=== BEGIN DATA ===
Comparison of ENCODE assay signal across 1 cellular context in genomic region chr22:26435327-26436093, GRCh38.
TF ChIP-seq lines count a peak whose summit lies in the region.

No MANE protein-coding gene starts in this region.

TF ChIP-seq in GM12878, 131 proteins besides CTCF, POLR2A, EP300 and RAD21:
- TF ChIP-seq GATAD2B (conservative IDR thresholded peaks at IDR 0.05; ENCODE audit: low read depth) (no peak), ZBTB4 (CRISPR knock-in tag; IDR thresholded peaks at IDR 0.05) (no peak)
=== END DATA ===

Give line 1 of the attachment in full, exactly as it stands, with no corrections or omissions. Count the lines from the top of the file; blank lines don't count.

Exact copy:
Comparison of ENCODE assay signal across 1 cellular context in genomic region chr22:26435327-26436093, GRCh38.